February 17, 2014
The Stephen Cox Blog is Presented by McGunegill Engine Performance
So I've been at my desk for half an hour now. I'm supposed to be writing this week's column on a new motorsports TV program. But I'm not. Instead, I'm poking around on the Mid-West Short Track Memories Facebook page and dreaming of a southern Indiana dirt track and a fun memory with my family.
It was Saturday afternoon, August 19, 1989. My helmet, a non-Snell approved motorcycle model from a nearby department store, was sitting on the roof of our 1968 Chevelle street stock while I used Scotch tape to affix two new tear-offs to the visor. Well, actually they weren't new. I couldn't afford new tear-offs. I found them on the floor of my car from the previous week's race, wiped them down and re-used them.
My sister, Dory, was checking the oil in our car's transplanted and perpetually overheating 455 Oldsmobile big block. Between the heat race and the feature, she would use a pressurized, hand-held garden sprayer to hose down the radiator with cool water. Embarrassing but effective.
My dad, Nelson, was busy setting the tire pressures. Not one of our tires matched in size, manufacturer or tread pattern. They all came from a used tire shop in Mooresville. We paid $7 for the best one, which we mounted on the right rear.
I had no fire suit. The rules didn't require them if you were wearing long sleeves. But I did have a really cool looking white vinyl jacket upon which my mother had skillfully sewn a Valvoline patch and the number of my car. A decade later would it occur to me that if my car had actually caught fire, that vinyl would have melted instantly, bonded to my skin and burned me horribly. It would have been worse than wearing no jacket at all. Truly, ignorance is bliss.
Inside the car was a four-point racing harness with no anti-submarine belt. I sat in a bucket seat from an old Ford van that offered not the slightest lateral support. The outside of my right knee was bloody and bruised after every race, rubbed raw by the high-rise Hurst gear shifter that I leaned against. I eventually settled on an athletic knee pad, sliding the padding to the outside of my leg, to protect me (I'm holding it in the photo below). Occasionally it worked.
We were slow. I'd won one race in three years. Under the circumstances it was a miracle that we were on the track at all. We had no mechanical abilities, no previous racing knowledge or experience, nothing more than common hand tools, an ancient car and no budget. Today I would probably climb out of the car and declare it undrivable. But back then we were doing everything wrong and had no one to teach us any different. I had never driven another car and didn't know what a good car felt like. Worse yet, Paragon Speedway's street stock class was at the height of its glory, drawing 50-70 teams per night and sometimes holding a D Main event. The competition level was staggering.
For our little Garden Center Racing team (renamed “Sopwith Motorsports” in 1992), the barometer for success was low. Finishing anywhere but last was a small victory. Making the A Main and staying on the lead lap constituted a really outstanding night.
August 19, 1989 was no different. The pits were packed with scores of street stock machines. The Indiana air was heavy and humid from the previous week's rain. The above photo shows me entering Turn 1 in the final hot lap session of the night. Race tracks had no trouble filling grandstands back then, and those who could find no seats brought lawn chairs or sat atop their trucks and vans.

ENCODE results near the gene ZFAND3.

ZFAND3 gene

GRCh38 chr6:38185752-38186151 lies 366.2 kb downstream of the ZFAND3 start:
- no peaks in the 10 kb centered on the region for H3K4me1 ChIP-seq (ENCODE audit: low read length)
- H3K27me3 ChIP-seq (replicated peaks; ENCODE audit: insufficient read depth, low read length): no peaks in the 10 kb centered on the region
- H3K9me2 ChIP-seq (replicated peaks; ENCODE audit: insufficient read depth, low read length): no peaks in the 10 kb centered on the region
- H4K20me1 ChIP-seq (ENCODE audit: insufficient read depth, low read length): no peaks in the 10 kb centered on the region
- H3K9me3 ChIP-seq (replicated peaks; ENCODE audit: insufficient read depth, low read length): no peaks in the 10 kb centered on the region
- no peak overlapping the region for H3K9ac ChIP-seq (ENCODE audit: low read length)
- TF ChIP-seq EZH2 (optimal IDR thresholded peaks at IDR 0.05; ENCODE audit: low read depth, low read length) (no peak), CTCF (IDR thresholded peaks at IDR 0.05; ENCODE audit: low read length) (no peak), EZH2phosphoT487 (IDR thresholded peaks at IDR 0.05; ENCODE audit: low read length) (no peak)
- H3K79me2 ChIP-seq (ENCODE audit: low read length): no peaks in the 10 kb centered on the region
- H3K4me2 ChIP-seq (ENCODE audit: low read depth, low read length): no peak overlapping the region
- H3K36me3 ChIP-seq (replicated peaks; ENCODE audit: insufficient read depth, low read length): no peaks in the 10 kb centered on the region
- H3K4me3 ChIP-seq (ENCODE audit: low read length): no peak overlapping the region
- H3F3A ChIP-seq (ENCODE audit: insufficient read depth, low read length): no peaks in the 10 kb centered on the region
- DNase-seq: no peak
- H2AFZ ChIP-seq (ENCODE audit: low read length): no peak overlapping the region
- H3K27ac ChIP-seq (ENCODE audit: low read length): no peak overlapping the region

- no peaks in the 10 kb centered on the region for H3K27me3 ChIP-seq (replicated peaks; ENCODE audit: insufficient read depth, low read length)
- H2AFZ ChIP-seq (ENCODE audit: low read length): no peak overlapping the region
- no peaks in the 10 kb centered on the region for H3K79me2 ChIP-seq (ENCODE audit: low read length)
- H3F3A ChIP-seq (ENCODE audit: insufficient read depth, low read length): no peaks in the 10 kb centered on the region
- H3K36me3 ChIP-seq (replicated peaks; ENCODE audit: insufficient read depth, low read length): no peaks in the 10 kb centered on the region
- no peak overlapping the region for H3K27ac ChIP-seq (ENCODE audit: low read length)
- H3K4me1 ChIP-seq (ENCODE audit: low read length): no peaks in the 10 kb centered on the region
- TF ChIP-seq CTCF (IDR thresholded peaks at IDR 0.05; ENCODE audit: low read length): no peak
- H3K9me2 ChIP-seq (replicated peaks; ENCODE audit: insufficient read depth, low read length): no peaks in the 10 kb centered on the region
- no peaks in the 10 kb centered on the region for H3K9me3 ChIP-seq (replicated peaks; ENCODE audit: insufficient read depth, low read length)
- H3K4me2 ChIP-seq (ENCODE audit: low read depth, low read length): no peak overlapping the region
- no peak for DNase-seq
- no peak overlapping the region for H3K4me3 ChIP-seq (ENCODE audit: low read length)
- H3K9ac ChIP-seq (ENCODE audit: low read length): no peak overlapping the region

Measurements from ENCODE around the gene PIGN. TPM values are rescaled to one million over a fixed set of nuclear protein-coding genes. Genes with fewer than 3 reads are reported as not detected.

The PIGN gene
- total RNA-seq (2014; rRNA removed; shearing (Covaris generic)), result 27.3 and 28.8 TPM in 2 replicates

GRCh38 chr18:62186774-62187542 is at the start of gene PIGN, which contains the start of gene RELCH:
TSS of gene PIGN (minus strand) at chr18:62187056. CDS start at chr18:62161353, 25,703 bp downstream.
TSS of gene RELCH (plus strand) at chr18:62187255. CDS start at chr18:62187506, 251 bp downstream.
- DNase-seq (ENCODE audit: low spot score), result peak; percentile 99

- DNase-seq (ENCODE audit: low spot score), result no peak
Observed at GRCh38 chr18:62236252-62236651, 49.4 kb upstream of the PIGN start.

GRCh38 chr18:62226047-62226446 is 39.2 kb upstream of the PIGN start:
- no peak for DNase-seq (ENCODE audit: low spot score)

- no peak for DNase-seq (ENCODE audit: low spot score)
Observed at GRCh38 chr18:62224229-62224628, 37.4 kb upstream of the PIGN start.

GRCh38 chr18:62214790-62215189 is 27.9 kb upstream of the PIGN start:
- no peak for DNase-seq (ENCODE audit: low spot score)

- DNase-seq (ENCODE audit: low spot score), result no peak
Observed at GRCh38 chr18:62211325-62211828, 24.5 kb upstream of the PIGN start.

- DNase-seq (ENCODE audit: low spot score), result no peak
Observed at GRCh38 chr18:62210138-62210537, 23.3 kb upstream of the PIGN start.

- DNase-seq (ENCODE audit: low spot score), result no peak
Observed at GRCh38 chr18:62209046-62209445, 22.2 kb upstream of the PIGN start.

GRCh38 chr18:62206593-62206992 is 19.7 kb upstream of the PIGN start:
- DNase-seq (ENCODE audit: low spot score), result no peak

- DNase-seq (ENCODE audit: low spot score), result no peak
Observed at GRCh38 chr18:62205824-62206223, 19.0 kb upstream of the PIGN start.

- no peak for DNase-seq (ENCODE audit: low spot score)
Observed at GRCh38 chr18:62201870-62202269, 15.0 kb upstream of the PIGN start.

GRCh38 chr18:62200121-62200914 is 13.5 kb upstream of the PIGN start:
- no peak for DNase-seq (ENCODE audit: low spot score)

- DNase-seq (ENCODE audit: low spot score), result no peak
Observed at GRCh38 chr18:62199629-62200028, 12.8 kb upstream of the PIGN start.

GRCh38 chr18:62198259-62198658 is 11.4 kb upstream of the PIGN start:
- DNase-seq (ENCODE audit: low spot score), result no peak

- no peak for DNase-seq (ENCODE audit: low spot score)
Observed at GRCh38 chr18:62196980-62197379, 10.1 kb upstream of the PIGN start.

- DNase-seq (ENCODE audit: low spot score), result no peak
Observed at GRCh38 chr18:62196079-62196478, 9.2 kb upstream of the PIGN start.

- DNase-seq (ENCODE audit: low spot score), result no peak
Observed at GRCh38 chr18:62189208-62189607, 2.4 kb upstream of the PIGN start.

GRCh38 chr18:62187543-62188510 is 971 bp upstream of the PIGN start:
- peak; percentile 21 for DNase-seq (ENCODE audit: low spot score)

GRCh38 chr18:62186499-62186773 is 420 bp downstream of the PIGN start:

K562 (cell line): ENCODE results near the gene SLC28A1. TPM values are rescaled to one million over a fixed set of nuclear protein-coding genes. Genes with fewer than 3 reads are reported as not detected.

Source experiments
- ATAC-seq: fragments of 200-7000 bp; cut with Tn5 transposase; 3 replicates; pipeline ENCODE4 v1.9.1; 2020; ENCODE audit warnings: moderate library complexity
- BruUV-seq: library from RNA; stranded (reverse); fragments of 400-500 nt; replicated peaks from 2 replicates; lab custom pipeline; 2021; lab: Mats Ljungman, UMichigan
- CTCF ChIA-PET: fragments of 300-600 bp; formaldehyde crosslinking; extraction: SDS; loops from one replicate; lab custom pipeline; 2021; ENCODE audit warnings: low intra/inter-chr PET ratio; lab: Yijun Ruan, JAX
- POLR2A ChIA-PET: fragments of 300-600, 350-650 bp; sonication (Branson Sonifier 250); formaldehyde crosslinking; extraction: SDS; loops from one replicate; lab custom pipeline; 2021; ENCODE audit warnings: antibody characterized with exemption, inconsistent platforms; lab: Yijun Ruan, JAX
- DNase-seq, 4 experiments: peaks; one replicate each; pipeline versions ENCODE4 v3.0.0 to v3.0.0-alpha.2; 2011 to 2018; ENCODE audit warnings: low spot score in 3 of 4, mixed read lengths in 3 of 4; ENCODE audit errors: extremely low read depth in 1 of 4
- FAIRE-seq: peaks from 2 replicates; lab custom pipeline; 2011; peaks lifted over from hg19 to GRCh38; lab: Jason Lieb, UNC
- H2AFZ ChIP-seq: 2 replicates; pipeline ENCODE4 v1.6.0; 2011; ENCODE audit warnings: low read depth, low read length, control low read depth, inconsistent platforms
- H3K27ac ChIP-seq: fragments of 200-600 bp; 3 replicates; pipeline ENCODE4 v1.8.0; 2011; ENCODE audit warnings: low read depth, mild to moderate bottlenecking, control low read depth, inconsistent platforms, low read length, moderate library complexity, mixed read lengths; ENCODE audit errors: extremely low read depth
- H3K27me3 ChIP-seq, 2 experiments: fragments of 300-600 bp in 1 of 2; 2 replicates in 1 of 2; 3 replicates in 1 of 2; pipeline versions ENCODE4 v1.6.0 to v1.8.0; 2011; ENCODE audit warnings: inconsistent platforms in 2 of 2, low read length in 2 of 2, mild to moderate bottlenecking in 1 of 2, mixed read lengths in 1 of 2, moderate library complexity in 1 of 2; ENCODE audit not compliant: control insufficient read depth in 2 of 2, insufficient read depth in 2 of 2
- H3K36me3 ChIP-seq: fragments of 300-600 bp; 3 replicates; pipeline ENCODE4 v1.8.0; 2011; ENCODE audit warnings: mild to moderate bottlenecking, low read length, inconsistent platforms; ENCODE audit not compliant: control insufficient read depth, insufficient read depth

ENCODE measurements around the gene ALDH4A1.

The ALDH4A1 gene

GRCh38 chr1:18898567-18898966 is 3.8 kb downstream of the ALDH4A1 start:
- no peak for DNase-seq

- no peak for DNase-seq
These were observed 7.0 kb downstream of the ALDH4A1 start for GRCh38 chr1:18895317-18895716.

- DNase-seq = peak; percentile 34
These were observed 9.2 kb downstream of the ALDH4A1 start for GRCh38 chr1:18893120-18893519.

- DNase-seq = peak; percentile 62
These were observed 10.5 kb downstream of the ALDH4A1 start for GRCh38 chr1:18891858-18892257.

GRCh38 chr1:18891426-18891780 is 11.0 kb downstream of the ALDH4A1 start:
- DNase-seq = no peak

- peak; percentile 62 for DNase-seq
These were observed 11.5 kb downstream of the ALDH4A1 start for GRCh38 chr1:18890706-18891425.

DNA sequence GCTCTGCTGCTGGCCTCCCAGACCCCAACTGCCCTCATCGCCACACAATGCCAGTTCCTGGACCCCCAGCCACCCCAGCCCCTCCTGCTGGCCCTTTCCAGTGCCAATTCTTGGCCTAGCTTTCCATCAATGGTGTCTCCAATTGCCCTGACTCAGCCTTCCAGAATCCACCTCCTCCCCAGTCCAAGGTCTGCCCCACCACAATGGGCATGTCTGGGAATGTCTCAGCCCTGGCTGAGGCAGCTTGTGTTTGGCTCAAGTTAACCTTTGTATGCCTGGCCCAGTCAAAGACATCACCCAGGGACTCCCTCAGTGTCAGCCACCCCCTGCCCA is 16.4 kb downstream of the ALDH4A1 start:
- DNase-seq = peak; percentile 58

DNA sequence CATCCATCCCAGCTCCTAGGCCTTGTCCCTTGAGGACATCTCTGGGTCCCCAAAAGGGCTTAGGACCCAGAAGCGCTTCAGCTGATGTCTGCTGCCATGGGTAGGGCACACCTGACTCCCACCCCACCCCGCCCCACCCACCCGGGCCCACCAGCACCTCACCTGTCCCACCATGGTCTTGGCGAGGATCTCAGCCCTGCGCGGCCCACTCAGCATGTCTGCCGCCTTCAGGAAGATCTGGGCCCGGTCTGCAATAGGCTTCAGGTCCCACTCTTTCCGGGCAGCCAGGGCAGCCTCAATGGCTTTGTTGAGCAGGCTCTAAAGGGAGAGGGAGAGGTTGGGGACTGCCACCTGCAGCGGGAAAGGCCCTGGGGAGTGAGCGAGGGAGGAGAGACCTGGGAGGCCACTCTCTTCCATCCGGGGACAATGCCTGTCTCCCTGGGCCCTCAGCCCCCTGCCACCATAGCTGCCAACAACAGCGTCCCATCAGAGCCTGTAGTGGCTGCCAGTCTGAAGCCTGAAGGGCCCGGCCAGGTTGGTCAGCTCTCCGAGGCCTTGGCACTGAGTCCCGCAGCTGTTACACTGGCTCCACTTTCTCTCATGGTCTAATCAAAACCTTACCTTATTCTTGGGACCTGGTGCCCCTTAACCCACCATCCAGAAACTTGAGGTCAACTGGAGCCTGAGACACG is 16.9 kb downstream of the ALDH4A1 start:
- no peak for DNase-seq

A close look at the number “21” on the side of my car shows that it was created from silver duct tape painted white with a spray can. When Dad drove the car (usually faster than me), we peeled the “1” off the car and placed it on the other side of the “2,” resulting in a number “12.” When I drove the car, we reversed the process to create a “21,” which was my high school basketball jersey number. I found I could get two or three number changes out of the same piece of tape.
For Garden Center Racing, hot laps were not a search for speed. We just wanted to know if the car was going to run or not. That night, it did.
I started outside Row 2 in my oversized heat race, finishing somewhere in the back half of the field. We were assigned to the C Main, where I started at the back and drove to 7th place. My night was finished since only the top two transferred.
I made an early stop at the pay window while Dad and Dory loaded our car onto a flatbed trailer pulled by a red International pickup. The lady at the booth handed me an envelope containing a five dollar bill and three ones. Six dollars went toward gas money. The other two dollars were shoved back in the envelope and later placed carefully inside my scrapbook where they remain today.
We watched the rest of the night's racing from our perch on the pit grandstands, eating peanut butter crackers, Pringles and Pepsi. We couldn't afford concession stand food. And we never left early. Never. We were hard core.
Somewhere around midnight we took State Road 67 north toward home. It was an unspectacular night by any measure, and I cannot explain why it stands out in my memory.
It was nights like August 19, 1989, along with a thousand others like it, that allowed me to claim my insignificant role in the history of American short track racing. With tracks closing left and right today among smaller crowds and diminishing fields, I don't take that for granted. Those were fun days and I'm grateful to have had a small glimpse of them.
I think I'll go back to the Mid-West Short Track Memories page now, and save the TV story for next week.
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